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LAW ENFORCEMENT | Drive high, get a DUI

Washingtonians are preparing for a great July 4 celebration weekend.

The Fourth of July is a favorite American holiday filled with fun, food, fireworks, friends and family. The Kitsap County “Target Zero” traffic safety task force is urging everyone to plan ahead. Designate a sober driver ahead of time because, “If you drive high, you’ll surely get busted with a DUI (arrest).”

“Fourth of July festivities can be so much fun,” said Marsha Masters, Kitsap County Target Zero manager. “People make plans for the partying, but many don’t make a plan for the ride home.” We’ve seen that too many drivers in Washington State think that it’s okay to drive ‘buzzed.’ The truth is you don’t have to be completely wasted to get arrested for impaired driving.”

In the U. S. during 2012, more than 10,300 fatalities involved impaired driving, which accounts for 31 percent of the total motor vehicle traffic deaths for that year. That equates to about one alcohol-impaired-driving death every 51 minutes. For Washington state in 2013, of the 440 total deaths involving motor vehicles, 182 (40 percent) involved impaired

Last year in Kitsap County, eight people were killed on roadways, down from 21 in 2012. These deaths were from a variety of reasons, with excessive vehicle speed and alcohol impairment at the top of the offense list. Masters said the decrease shows that the residents of Kitsap County are making better choices about their driving habits, but we have a long way to go to reach zero.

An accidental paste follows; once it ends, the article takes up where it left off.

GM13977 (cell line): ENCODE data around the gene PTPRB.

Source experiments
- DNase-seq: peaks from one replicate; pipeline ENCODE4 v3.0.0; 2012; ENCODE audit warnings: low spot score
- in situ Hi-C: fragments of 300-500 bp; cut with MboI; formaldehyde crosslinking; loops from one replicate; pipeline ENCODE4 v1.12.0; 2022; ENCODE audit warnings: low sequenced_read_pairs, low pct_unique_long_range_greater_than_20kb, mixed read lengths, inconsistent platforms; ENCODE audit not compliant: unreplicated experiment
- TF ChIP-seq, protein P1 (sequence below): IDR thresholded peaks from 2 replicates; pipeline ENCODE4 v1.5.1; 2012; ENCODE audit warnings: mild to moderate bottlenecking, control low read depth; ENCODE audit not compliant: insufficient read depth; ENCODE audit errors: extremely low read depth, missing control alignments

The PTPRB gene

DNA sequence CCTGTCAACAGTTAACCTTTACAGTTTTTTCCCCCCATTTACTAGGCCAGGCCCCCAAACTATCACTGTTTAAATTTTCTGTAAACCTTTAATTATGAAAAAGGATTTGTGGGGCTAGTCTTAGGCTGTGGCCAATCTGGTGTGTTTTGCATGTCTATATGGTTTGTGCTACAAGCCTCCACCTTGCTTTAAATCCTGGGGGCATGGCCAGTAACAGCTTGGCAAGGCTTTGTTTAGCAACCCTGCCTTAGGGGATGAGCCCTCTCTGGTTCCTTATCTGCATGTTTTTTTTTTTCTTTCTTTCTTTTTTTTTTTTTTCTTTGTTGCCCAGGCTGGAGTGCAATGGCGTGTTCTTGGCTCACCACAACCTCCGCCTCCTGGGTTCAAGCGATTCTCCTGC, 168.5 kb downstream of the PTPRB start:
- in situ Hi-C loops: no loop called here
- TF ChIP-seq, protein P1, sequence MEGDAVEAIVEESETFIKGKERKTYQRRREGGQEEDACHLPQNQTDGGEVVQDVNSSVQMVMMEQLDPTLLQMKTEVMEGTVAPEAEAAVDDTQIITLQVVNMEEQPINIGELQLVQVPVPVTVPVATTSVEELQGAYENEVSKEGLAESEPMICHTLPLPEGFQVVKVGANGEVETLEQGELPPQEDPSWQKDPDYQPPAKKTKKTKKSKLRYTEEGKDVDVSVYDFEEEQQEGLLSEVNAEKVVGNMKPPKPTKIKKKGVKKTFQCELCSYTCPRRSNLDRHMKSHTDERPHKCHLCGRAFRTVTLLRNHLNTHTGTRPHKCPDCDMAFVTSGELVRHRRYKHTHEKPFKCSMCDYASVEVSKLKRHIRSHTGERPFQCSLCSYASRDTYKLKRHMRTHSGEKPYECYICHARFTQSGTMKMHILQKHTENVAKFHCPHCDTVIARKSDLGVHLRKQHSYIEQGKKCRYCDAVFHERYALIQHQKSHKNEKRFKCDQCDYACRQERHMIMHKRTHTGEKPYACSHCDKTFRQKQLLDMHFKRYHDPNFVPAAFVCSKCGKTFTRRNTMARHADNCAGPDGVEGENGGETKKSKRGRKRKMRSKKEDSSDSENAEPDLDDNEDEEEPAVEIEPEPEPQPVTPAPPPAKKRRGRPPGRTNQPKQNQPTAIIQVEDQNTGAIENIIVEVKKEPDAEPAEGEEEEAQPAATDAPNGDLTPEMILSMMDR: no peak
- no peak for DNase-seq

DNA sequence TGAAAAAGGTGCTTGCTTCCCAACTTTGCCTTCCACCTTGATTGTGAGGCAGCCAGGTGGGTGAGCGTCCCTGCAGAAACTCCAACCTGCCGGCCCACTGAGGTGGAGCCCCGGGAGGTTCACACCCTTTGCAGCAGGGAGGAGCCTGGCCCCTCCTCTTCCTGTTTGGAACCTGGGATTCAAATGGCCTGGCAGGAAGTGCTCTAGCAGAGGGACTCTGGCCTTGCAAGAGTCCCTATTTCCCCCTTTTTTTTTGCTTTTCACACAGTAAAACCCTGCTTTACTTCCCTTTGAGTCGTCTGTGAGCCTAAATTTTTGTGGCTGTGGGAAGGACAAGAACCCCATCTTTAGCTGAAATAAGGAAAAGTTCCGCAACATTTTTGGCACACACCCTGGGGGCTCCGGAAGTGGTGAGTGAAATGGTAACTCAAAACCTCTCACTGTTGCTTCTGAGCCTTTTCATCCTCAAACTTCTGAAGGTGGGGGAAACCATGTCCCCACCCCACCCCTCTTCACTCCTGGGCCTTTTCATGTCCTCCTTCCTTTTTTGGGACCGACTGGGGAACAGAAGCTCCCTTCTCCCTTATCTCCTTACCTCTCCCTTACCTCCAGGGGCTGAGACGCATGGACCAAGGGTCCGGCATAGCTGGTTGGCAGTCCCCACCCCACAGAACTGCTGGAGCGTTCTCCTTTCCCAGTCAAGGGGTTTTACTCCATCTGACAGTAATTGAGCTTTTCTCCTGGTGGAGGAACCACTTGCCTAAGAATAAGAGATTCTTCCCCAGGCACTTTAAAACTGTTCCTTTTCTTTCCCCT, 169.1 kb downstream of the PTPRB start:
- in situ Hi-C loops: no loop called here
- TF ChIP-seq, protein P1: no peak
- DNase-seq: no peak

“Here is what we want people to understand,” said Masters. “Alcohol not only impairs your ability to drive, it impairs your judgment about whether you can or should drive. Sure, you may think that you’re ‘fine,’ but you’re not. The best thing to keep in mind is simple: If you’re going to drink, don’t drive, and if you’re going to drive, don’t drink.”

A few simple tips for a safe Independence Day:

• Plan a safe way home before the fun begins;

• If you see an impaired driver on the road, don’t hesitate to call 9-1-1.

• If you know people are about to drive or ride while impaired, take their keys and help them make other arrangements to get to where they are going safely.

In Kitsap County, increased DUI patrols are funded through a grant from the Washington Traffic Safety Commission.

 

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